The 2003-04 Pistons: Great Timing?

by Blake Murphy 9. November 2012 00:13

Scanning the box scores the other night I came across two lines that made me kind of sad.

Tayshaun Prince, Nov 6, Detroit @ Denver - 2/8 FG, 4pts, 3rbs, 1ast, 29min

Richard Hamilton, Nov 6, Chicago vs Orlando - 3/8 FG, 7pts, 3rbs, 2ast, 2to, 1stl, 28min

With The Basketball Jones identifying Rasheed Wallace as The Human Victory Blunt for the season and Chauncey Billups struggling to return from injury, it appears that all of the remaining members of the 2003-04 NBA Champion Detroit Pistons are on their last legs.

To wit, Mehmet Okur retired at 33 today. Ben Wallace is retired. Corliss Williamson is long since retired. And then there are the four men mentioned above, plus leftover bench players like Mike James and Darko Milicic.

It perhaps shouldn’t be surprising to me that the Pistons from nearly a decade ago are slowly filing out of the league and shrinking out of basketball minds (save for Rasheed, who is and forever will be a walking meme). After all, basketball careers are short and success fleeting, and there’s no exception for players like those 2003-04 Pistons who played very specific roles, most without superstar peaks.

But the box scores and retirements and jokes got me thinking about that team in general, and just how perfect a storm that team was, coming together and peaking at just the right time. They say that you need three stars to win now, or two top-50 All Time players and a third All Star, or something like that. But the top seven Pistons that year in terms of importance were all at or near the apex of their careers, a rare feat for seven teammates of varying ages. The graph below shows the Win Shares of each player across their careers.

Chauncey continued on the upswing for a few years after that championship season, but most everyone else was looking down at the rest of their careers. Rip and Tayshaun would stay at that level of play for a few more years, relative disappointments given their youth at the time. Corliss was out of the league shortly after, Big Ben slowly started to become less effective, and Rasheed had some ups and downs, as he is wont to do. Mehmet Okur took off, but it was outside of Detroit in Utah.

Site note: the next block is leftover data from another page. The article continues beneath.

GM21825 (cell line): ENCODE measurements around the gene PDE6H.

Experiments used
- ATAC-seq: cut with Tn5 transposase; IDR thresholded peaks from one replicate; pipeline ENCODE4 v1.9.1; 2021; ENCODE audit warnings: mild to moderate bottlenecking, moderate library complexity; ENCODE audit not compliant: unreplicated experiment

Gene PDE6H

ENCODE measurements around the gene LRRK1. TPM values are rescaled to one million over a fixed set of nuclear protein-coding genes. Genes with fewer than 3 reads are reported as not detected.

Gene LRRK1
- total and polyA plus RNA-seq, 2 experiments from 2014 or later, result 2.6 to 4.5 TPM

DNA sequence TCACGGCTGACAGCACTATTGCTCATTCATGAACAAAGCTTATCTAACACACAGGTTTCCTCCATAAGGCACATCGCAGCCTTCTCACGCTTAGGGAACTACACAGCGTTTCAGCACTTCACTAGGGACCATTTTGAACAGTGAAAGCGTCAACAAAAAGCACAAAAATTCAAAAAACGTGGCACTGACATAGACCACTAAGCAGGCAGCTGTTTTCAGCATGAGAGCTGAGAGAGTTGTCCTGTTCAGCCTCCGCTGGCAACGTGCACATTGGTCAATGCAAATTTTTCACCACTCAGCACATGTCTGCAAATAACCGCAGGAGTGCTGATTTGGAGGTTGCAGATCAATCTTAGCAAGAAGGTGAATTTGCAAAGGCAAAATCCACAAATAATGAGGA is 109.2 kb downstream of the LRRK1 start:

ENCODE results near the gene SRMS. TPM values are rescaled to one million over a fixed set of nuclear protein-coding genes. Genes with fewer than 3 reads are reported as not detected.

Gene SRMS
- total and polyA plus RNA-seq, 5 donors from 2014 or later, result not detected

Again, maybe none of this is shocking, but to further illustrate how lucky the Pistons were to find seven players outperforming their peers at the same time, take a look at the graph below. This graph compares the Win Shares per 48 minutes (WS/48) of each of these players to what would be expected from a player that age based on historical data.

One final thing I wanted to look for was to see whether this happened to be the Pistons having seven players peaking at the same time despite age differences, or just seven very good players. Either way, the team was intelligent and fortunate, but we saw above that while it was a career apex for some, a couple of the players remained relevant for some time.

The graph below shows each player’s win shares at each age compared to the average player mentioned previously (in this case I took the “expected WS/48” and multiplied it by 36 minutes). This shows what a typical player at that age would be doing with 36 minutes a night. It’s not perfect, but it gives you a visual of how good these Pistons were, and how well-run and fortunate they were to have seven such players together at once, near their relative peaks.

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Billups Back Too Soon?

by Jeff Fogle 16. March 2011 00:15

Chauncey Billups returned to the New York Knicks lineup two games ago after missing time with a thigh injury. He's struggled noticeably in a pair of losses to the Indiana Pacers...

*Billups is usually a dangerous threat from three-point land. He shot 0 for 11 on treys in the two games.

*Billups had been a free-throw earning machine prior to missing six games. In his first four games as a Knick, he was 45 of 50 from the free throw line, which works out to an average of 11.3 of 12.5 per game. In the two games since his return, he's just 5 of 6 total.